Marathon faces demise over Kenya’s dominance

When Athletics Kenya chairman Isaiah Kiplagat made his stunning revelation before an audience in Nairobi in 2009 that the International Association of Athletics Federation (IAAF) was considering staging the World Cross Country Championships without Kenya as a participant owing to the country’s dominance in the event, pundits took a deep breath.
Gold medalist Edna Kiplagat (C) poses with the marathon squad after the marathon final at the IAAF World Championships in Daegu, South Korea. Net photo.
Gold medalist Edna Kiplagat (C) poses with the marathon squad after the marathon final at the IAAF World Championships in Daegu, South Korea. Net photo.

When Athletics Kenya chairman Isaiah Kiplagat made his stunning revelation before an audience in Nairobi in 2009 that the International Association of Athletics Federation (IAAF) was considering staging the World Cross Country Championships without Kenya as a participant owing to the country’s dominance in the event, pundits took a deep breath.

It indicated that the event was dying a natural death. After ruling the event since 1986 when John Ngugi won Kenya’s first world title right up to 2011, Kenya has laid a stake on the World Cross Country Championships like a property of its own. In 1997, a committee within the IAAF that runs road running and cross country under German Otto Klappert introduced the shorter 4km for men and women, making it a total of six races in addition to the junior men and women and senior men and women.

Though the reason given was to expand cross country running, insiders however knew the idea was promoted to attract leading middle distance runners from other countries, especially from Europe in a bid to wrestle the strangle hold from the East Africans. It instead contributed to increasing Kenya’s medal tally. John Kibowen won the inaugural 4km race in Marrakeck, Morocco in 1998 and in all subsequent years. It also became a Kenyan affair.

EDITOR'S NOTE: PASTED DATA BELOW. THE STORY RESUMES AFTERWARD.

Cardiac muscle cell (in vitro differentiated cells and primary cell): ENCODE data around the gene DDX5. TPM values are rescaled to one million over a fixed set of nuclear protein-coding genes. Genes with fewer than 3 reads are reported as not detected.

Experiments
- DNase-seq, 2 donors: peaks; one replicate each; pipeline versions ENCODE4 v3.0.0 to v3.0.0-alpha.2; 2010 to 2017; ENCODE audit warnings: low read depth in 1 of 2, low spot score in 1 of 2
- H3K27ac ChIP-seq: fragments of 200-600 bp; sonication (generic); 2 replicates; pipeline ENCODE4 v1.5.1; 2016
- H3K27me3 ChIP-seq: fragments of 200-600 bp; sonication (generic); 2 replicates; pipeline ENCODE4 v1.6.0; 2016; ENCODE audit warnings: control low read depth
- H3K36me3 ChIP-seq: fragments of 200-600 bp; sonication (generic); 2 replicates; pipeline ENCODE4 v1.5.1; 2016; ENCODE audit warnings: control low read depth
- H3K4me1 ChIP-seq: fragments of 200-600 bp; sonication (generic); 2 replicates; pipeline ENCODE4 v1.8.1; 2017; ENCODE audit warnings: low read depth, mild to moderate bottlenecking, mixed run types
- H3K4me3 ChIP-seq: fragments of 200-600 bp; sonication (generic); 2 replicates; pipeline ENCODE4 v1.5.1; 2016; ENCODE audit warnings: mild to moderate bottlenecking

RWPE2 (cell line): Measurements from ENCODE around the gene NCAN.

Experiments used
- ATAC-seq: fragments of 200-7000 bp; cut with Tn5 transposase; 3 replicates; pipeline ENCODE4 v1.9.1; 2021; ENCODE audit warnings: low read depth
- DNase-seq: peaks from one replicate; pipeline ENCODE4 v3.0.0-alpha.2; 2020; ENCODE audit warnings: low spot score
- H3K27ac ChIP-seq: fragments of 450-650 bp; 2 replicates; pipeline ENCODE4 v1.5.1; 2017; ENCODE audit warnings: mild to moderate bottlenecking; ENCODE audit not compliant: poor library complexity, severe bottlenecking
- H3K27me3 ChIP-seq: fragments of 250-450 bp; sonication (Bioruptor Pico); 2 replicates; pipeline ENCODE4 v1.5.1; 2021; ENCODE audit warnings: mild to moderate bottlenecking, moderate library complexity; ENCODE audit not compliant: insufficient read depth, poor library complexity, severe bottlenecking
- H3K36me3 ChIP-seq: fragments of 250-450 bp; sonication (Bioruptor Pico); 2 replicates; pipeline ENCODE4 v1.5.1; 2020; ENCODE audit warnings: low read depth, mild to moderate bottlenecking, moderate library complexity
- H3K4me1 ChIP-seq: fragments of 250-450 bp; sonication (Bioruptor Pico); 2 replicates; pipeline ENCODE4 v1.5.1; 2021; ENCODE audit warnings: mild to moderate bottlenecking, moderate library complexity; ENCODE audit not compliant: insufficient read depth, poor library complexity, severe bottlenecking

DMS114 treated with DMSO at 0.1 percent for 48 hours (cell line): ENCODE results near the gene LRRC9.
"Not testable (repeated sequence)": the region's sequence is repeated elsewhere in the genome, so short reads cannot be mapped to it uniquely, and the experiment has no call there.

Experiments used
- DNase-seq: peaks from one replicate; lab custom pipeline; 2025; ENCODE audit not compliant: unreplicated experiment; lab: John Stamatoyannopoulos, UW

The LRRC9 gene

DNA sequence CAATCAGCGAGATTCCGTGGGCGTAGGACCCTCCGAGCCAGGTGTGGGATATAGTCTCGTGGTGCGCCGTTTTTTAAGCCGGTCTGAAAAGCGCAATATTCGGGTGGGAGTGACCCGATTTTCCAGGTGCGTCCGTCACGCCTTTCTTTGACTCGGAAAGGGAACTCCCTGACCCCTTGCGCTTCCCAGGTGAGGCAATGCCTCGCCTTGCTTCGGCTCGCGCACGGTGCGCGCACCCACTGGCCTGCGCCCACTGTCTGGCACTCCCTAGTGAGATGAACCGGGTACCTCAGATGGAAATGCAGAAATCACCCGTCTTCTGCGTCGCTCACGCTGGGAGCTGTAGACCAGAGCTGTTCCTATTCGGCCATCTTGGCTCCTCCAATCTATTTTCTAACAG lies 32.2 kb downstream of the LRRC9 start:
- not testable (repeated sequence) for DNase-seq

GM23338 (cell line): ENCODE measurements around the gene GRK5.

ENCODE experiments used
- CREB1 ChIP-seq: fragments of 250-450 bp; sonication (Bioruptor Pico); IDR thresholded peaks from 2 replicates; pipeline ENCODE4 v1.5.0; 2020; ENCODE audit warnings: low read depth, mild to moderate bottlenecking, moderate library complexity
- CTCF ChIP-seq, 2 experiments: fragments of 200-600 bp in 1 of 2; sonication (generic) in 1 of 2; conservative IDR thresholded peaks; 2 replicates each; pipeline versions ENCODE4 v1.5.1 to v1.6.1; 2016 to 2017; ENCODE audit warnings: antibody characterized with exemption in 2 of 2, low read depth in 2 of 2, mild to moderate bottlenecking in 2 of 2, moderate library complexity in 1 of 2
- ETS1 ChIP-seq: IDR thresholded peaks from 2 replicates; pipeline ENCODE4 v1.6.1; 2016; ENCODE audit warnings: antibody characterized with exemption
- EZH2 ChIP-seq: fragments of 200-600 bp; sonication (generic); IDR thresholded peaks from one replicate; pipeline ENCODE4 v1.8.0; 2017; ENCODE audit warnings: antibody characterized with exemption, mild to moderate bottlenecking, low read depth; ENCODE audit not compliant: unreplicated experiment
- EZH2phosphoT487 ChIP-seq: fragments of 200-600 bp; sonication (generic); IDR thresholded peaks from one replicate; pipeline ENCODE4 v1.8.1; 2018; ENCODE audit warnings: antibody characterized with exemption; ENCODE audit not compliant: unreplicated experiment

In total Kenya has won 25 individual gold medals in the event and 79 team titles. However, Kenya’s icing on the cake was the 2010 edition held in Bydgoszcz, Poland, where the country scooped all medals on offer. This state of affairs has denied the event television rights and sponsorship from the corporate world that see no value it adds to their dominant European and American audience. Even getting a host for the event has proved an uphill task as envisioned by the fact that the Polish city of Bydgoszcz will be a repeat host in 2013 in a span of three years.

In their wisdom, athletics chiefs once again decided to make the World Cross Country Championships a biennial event, arguing the economic recession could not sustain some of IAAF’ s events. Instead, in between, continents will hold their respective championships. Is the marathon the next victim, thanks to Kenya’s success? That is the question from the lips of experts following Kenya’ s sterling performance in the event.

In January this year Athletics Kenya announced that they were spoilt for choice in selecting a team of six men and women marathon runners in their provisional squad for the London Olympics. This year alone, Kenyans have dominated the entire major city Marathons in the world. From Boston to London to Madrid, Kenyans have been winning the event like never before.

It is only one week since Kenyans swept the title in the Boston and London events. In the Boston Marathon, Kenyans have won a total of 21 men’s titles whereas in the latter’s 31 year history, Kenyans have recorded nine wins while the women have posted six victories.  In fact Kenyan men own seven of the ten all time best Marathon times in history and 62 of the best 100 times while their female counterparts own three of the top best and 26 of the best 100 times. Kenya owns the men’s world marathon record, the men’s

Olympic title, the men’s and women’s world title, the Commonwealth Games title and the list is endless.

Former world marathon record holder and five times World Cross Country Champion Paul Tergat however, castigates the idea of what he terms as punishing success. “It is heartless for anyone anywhere to punish one for being successful. Victory belongs to those who work hard towards achieving and they should be rewarded instead of being victimized. No matter how many times an individual or group is successful they should never be ‘rewarded’ with a punitive action,” Tergat said in Nairobi.

Italian athletics manager Gianni Demadonna, who manages several elite

Kenyan runners, concurs with Tergat’s views saying competition is competition regardless of who wins. “Kenya has contributed immensely to the athletics world and should not be a victim of that success. American and

Jamaicans dominate in the sprints but no one has contemplated criminalizing their success. The same can be said about other sports,” Demadonna said in Nairobi recently during the mini-trial to select a team for the 10,000m London Olympic Games.

 

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